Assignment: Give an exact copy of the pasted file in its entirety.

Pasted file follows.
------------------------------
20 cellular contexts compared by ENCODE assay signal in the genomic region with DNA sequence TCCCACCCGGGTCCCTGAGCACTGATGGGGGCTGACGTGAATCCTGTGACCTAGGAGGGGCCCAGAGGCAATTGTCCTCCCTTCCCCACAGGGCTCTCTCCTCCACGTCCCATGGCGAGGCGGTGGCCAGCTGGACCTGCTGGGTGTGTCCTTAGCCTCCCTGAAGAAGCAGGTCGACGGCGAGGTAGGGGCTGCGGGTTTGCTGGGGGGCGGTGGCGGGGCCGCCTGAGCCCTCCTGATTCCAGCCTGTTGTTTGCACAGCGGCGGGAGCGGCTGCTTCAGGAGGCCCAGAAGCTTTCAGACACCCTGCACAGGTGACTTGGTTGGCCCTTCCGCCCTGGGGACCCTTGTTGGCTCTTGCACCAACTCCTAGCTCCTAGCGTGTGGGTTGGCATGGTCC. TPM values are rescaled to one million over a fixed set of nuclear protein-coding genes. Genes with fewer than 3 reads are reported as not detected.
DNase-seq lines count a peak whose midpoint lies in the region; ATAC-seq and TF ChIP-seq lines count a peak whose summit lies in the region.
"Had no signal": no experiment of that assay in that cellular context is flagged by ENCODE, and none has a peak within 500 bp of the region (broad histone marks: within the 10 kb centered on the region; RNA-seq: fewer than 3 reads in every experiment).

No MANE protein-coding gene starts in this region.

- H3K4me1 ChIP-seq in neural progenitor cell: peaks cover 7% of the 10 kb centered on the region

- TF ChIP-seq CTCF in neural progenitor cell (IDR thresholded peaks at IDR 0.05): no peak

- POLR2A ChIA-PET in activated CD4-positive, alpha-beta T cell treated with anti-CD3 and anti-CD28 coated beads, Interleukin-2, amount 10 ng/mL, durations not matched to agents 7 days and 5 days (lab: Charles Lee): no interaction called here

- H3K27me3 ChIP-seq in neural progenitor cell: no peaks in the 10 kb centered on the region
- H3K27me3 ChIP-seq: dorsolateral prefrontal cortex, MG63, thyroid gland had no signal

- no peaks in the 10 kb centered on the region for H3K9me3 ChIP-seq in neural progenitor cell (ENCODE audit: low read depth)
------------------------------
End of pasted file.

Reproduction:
20 cellular contexts compared by ENCODE assay signal in the genomic region with DNA sequence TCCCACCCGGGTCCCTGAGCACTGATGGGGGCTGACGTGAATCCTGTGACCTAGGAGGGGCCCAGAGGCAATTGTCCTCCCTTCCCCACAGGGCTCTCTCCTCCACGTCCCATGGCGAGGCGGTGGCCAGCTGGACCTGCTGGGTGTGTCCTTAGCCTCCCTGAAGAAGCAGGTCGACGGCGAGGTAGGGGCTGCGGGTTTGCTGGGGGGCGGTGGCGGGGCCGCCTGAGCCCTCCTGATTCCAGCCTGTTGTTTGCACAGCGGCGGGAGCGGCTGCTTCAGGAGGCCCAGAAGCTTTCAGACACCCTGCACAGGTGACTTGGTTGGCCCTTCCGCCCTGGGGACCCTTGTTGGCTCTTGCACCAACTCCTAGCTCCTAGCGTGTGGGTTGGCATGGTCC. TPM values are rescaled to one million over a fixed set of nuclear protein-coding genes. Genes with fewer than 3 reads are reported as not detected.
DNase-seq lines count a peak whose midpoint lies in the region; ATAC-seq and TF ChIP-seq lines count a peak whose summit lies in the region.
"Had no signal": no experiment of that assay in that cellular context is flagged by ENCODE, and none has a peak within 500 bp of the region (broad histone marks: within the 10 kb centered on the region; RNA-seq: fewer than 3 reads in every experiment).

No MANE protein-coding gene starts in this region.

- H3K4me1 ChIP-seq in neural progenitor cell: peaks cover 7% of the 10 kb centered on the region

- TF ChIP-seq CTCF in neural progenitor cell (IDR thresholded peaks at IDR 0.05): no peak

- POLR2A ChIA-PET in activated CD4-positive, alpha-beta T cell treated with anti-CD3 and anti-CD28 coated beads, Interleukin-2, amount 10 ng/mL, durations not matched to agents 7 days and 5 days (lab: Charles Lee): no interaction called here

- H3K27me3 ChIP-seq in neural progenitor cell: no peaks in the 10 kb centered on the region
- H3K27me3 ChIP-seq: dorsolateral prefrontal cortex, MG63, thyroid gland had no signal

- no peaks in the 10 kb centered on the region for H3K9me3 ChIP-seq in neural progenitor cell (ENCODE audit: low read depth)